Chris Laumann, assistant principal at Marietta High School, said “It’s an emotional program” that encourages deliberate acts of kindness, compassion and the breaking down of barriers.
Marietta Middle School and Marietta High School will participate in this exciting opportunity on August 29th and August 30th, along with a community presentation the evening of August 30th at 6:00 pm in the Marietta High School Auditorium. The community presentation will be followed promptly with a community resource fair to highlight the various resources available to our students and families.
Rachel’s story is the story of Rachel Scott, the first victim of the Columbine shootings. After her tragic death, Rachel’s parents were bombarded with letters from people describing their daughter’s acts of kindness. The Rachel’s Challenge program was created as a result of those stories. Currently, the Rachel’s Challenge program has over 1.5 million active participants including more than 1200 schools and businesses reached.
Rachel’s Challenge Prevents Suicide
The program has received letters from students whose suicide plans were abandoned as a result of these efforts. One child’s letter describes her plan to hang herself the day the program arrived at her school, and she said the program caused her to abandoned the idea. Rachel’s Challenge saved her life. Approximately 150 suicides are averted annually through this program.
The Marietta School District is one of the newest to jump on-board by adopting the program into the district wide Empower Me Initiative.
Synergy and Action, Not Just Information
The program has an impressive constellation of components that gives students and staff strategies to create a culture free of harassment and bullying, and so much more. For example, there are spinoff clubs, like the one that will help students at lunch, leadership training for staff and students, Friends of Rachel club. Plus existing leadership groups like the Health Professions Affinity Club (HPAC), Students Against Destructive Decisions (SADD) and the Leo club will add their unique touch to this effort.
The school district expects to incorporate the program into the culture of all of its schools, beginning with the junior high and high schools this year. The Rachel’s Challenge elementary curriculum will be added next year. One student’s enthusiasm for the program has him pushing for programs at the elementary level. We’ll have more about Kole Scheider, a high school student, in our next piece. He isn’t the only Rachel’s Challenge enthusiast. The district began training for student leaders and staff this summer. An army of positive shakers is ready to roll in Marietta!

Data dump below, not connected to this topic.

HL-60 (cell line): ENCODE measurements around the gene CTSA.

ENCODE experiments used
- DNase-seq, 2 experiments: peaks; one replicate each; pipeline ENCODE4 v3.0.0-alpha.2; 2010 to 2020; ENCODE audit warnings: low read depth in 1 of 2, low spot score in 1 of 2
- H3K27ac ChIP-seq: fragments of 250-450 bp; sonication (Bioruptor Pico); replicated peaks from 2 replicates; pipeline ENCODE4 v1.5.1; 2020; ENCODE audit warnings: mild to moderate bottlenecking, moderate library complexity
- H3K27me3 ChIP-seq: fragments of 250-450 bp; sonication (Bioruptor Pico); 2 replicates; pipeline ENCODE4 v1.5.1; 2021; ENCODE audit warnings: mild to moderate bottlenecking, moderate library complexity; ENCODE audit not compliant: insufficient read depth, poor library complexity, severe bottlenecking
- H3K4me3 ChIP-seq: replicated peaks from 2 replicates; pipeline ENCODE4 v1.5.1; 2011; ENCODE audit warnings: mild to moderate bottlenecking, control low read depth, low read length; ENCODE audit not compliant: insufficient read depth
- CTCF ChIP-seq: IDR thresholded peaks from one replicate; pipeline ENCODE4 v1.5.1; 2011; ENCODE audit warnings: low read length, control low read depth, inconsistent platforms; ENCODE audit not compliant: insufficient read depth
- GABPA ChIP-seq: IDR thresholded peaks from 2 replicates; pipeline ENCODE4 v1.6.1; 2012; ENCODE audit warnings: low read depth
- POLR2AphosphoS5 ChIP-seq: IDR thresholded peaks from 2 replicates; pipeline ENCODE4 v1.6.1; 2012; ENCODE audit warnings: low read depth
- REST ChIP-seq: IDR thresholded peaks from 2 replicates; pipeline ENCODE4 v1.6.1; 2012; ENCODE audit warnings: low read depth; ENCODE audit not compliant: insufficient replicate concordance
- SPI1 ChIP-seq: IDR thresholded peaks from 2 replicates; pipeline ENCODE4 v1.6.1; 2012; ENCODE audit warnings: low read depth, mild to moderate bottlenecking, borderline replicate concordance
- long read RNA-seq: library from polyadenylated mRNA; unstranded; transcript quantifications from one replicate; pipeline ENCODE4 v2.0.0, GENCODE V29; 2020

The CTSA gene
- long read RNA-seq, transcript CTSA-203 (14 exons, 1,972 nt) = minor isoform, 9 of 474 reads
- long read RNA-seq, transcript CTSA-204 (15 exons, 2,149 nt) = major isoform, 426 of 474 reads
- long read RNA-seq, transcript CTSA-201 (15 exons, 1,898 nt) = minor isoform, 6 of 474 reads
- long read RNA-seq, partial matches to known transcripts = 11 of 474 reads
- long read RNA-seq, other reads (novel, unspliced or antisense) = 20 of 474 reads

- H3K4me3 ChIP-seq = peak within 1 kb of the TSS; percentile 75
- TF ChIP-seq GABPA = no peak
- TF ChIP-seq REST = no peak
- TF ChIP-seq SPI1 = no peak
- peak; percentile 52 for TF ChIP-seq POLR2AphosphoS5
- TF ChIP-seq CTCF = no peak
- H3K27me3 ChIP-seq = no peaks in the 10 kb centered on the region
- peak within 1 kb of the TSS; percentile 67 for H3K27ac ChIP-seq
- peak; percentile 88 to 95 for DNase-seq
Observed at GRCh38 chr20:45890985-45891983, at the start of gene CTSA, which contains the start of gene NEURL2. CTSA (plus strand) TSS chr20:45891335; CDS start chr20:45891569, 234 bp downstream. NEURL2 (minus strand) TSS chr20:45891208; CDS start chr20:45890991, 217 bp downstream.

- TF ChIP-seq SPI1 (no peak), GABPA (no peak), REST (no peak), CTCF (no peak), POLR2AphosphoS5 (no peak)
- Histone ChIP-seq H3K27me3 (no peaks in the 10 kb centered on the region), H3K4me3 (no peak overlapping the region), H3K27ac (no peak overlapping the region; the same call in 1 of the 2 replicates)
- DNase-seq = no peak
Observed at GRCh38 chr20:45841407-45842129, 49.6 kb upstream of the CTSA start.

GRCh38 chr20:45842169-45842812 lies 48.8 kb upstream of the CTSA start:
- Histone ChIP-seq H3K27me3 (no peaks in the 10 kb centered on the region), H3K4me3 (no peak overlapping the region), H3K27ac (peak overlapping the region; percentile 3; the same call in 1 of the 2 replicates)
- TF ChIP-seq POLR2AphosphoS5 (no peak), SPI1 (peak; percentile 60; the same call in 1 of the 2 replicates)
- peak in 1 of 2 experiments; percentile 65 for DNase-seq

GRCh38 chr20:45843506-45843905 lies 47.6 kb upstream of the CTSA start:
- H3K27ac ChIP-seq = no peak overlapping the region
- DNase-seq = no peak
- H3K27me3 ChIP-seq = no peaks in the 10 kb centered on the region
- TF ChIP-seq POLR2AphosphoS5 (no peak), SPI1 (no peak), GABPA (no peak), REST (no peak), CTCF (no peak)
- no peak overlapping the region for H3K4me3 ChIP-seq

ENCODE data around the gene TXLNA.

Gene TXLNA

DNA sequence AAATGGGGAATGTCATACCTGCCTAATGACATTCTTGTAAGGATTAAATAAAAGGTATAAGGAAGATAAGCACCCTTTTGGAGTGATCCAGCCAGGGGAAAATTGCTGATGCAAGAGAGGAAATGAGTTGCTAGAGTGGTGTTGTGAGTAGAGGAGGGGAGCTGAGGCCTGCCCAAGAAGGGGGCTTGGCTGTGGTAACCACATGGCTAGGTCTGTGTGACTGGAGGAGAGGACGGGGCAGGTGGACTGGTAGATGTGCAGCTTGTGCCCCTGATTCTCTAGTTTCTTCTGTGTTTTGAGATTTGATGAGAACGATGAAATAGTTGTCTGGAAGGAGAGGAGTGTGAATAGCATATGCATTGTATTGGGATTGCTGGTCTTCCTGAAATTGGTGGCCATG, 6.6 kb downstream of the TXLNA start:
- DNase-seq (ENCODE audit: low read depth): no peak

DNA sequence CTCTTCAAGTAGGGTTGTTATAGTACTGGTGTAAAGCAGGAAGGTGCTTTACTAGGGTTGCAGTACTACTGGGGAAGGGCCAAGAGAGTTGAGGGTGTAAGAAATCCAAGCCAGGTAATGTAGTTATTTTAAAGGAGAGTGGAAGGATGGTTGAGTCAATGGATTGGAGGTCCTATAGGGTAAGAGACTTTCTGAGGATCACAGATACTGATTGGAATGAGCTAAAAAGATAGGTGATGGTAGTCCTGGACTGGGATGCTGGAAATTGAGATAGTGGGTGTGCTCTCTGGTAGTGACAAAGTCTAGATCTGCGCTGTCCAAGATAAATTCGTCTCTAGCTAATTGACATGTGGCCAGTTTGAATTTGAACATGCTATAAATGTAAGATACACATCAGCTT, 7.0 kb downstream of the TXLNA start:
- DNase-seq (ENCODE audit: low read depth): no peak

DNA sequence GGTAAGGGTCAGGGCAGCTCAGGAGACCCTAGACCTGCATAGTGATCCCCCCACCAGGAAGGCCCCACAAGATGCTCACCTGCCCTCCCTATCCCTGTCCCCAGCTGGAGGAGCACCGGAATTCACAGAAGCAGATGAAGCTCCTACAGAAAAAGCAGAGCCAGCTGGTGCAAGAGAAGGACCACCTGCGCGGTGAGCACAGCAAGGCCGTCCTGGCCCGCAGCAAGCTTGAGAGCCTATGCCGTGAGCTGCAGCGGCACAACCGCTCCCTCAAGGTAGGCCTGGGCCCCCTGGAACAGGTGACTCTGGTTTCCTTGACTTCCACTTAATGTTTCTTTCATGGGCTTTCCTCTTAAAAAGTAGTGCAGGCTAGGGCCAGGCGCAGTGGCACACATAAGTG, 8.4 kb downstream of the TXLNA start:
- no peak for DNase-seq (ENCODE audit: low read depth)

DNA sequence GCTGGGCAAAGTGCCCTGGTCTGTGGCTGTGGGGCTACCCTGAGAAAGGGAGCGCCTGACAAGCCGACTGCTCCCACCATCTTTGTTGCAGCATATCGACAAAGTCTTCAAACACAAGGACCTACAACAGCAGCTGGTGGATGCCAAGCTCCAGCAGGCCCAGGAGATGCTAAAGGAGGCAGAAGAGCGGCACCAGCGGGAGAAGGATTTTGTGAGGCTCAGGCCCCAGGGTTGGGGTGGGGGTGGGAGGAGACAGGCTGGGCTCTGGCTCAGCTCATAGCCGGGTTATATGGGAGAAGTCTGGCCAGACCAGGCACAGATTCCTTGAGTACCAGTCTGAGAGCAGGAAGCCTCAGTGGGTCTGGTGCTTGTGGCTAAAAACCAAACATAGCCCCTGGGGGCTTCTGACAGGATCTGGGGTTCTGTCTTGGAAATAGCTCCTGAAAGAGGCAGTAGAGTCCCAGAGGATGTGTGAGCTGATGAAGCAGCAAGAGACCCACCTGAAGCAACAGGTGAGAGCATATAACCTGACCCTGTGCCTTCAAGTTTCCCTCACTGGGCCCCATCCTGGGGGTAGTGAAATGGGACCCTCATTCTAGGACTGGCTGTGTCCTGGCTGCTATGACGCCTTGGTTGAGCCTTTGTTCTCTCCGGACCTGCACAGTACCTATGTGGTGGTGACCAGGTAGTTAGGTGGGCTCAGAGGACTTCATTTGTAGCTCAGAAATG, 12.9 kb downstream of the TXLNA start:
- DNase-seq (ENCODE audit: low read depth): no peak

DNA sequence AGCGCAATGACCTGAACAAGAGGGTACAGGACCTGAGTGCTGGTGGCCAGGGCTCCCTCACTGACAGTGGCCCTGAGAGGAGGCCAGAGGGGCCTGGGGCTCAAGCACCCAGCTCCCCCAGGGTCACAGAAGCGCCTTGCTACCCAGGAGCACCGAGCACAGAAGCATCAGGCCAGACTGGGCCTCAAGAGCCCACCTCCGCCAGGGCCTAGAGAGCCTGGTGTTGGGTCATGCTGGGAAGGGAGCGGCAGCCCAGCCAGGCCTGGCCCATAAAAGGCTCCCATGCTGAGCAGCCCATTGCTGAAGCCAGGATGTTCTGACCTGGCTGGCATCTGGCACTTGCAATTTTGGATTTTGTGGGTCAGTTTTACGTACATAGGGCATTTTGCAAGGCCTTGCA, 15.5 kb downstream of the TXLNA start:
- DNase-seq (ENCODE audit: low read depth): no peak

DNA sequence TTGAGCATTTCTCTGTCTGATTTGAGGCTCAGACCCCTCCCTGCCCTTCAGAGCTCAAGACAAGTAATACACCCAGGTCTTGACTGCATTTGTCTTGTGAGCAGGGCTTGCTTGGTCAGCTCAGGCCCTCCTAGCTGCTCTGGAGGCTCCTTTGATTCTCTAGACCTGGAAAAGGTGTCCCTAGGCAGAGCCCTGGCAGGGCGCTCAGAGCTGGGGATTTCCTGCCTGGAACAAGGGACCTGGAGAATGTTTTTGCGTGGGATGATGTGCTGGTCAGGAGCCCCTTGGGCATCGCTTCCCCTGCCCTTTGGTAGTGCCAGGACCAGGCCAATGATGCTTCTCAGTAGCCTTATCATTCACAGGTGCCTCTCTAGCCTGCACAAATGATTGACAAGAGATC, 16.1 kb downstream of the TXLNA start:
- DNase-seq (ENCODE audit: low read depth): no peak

According to district officials, The goal of adding Rachel’s Challenge to area schools is to “encourage our students and staff to build positive relationships and equip them with the skills to break through potential barriers that prevent these relationships from forming.” Because societal issues and conflicts are reflected in school culture daily, concerned students and staff were searching for a way to instill positive change in the schools and community. School leaders feel that “the Rachel’s Challenge program will play an integral role in this process.”
Using age-appropriate programming for K-12, Rachel’s Challenge schools have reported up to 84% reductions in disciplinary referrals. In a pre- and post-attitudinal survey of 9,881 students from across the US, respondents report a 282% increase in the number of students feeling safe at school after participating in Rachel Challenge. In the pursuit of its mission to awaken individual transformation and promote safer, more connected schools, Rachel’s Challenge has reached over 22 million students, educators and community members in live settings. Rachel’s Challenge continues to work hard to turn the ideals of kindness and compassion into actionable strategies that help promote safe and productive learning environments.
None of us Are Alone
Marietta now joins the ranks of schools across the country that have adopted a philosophy that encourages deliberate acts of kindness and compassion, conveying the idea to all that “none of us are alone.”
Don’t miss the community presentation Tuesday August 30 at 6:00 pm at the high school, or the community resources fair directly after to learn what’s out in our community to help families.
Funding for this project comes from several grants, including a grant from the Marietta Community Foundation and the Marietta Memorial Health Foundation.